Another issue that has been raised is local procurement. The inclusion of organic, local produce in school meals is one of the aims of the Soil Association’s “Food for life” campaign. The school meal review panel suggested that food should be sourced from local suppliers. The regulatory impact assessment for the Education and Inspections Bill—those of us who sat on the Committee and considered it for several weeks will know it backwards—stated that
“by sourcing food from local suppliers and farmers this would have a positive impact on the local economy and would help to promote sustainable development.”
Interestingly, it continued:
“By using local suppliers there is a direct benefit to the local economy. There is also an opportunity for caterers to work with producers to develop meat products and seasonal menus for schools, based on what is easily available locally, to take advantage of lower prices when produce is plentiful.”
The regulatory impact assessment also cited Oxfordshire, where using local suppliers resulted in a 20 per cent. reduction in the cost of food and a 69 per cent. reduction in weekly food miles. There is concern, however, that European Union procurement rules would prevent local authorities from sourcing food in that manner, as they preclude authorities from specifying local produce. A Government response to that point would be helpful, too.
We on the Conservative Benches fully share the Government’s objectives on school meals. Better nutrition means better long-term health, better behaviour and higher standards of educational attainment.
It is a pleasure to serve under your chairmanship, Mr. Marshall, and to make my debut in an Adjournment debate. I also extend hearty congratulations to my hon. Friend the Member for Kingston upon Hull, North (Ms Johnson) on securing such an important and topical debate.
I have listened to hon. Members’ views with great interest and I am glad that, whatever our differences—there are some small differences in emphasis in some areas—we all agree that childhood obesity is a matter of the utmost importance. The growth in obesity is an international problem, and this country is far from immune. The increasing prevalence of overweight children in England is among the worst in Europe. However, we are also the only country that has set itself a public target of halting the rise in childhood obesity, which we have pledged to do by 2010, within the public service agreement target.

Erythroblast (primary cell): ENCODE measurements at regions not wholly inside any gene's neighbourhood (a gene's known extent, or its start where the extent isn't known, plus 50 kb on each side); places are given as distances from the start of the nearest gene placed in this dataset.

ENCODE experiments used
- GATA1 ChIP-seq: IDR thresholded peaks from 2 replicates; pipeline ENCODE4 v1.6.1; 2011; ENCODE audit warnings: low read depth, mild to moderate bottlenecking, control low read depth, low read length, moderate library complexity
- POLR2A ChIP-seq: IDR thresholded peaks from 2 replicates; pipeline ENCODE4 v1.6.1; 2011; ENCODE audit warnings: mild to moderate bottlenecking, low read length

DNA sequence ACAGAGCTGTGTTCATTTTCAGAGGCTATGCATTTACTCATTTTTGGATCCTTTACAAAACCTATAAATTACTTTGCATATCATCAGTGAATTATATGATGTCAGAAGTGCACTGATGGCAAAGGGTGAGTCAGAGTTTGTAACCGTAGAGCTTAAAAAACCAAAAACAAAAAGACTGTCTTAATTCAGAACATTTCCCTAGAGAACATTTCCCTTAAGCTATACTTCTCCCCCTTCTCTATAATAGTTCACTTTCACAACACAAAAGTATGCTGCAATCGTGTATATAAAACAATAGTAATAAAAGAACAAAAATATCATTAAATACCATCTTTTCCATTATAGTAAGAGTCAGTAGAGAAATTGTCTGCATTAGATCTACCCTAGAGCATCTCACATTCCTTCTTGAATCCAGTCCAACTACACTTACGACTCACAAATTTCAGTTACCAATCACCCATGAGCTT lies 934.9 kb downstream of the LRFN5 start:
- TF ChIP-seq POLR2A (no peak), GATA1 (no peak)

There is a wealth of evidence to illustrate the scale of the problem. Twenty-two per cent. of men and 23 per cent. of women in England are obese. The figures have trebled since the 1980s. Sixty-five per cent. of men and 56 per cent. of women—24 million adults—are overweight or obese. Obesity rates among children aged two to 10 are rising fast. They rose from 9.9 per cent. in 1995 to 14.3 per cent. in 2004, and they are rising fastest among eight to 10-year-olds. Recent studies show that more than 30 per cent. of boys and 31 per cent. of girls aged two to 15 are overweight or obese.
The debate is therefore topical and important for our times. We are all aware that being overweight can lead to stigmatisation, including bullying, by childhood peers, but overweight and obese children can also suffer depression, poor social functioning, social exclusion and lower academic achievement. Those problems can easily continue into adulthood. In 2001, the National Audit Office estimated that obesity led to 9,000 premature deaths a year.
Just as there are many adverse consequences of obesity, the problem has many causes. At one level, obesity is a simple problem: it results from an imbalance between energy consumed and energy expended. However, at the heart of the problem has been a profound change in the way in which we and our children live our lives. We value the material improvements in ordinary life over the past two generations, but just as convenience lifestyles lead us to consume more calories, so they lead us to using fewer calories along the way.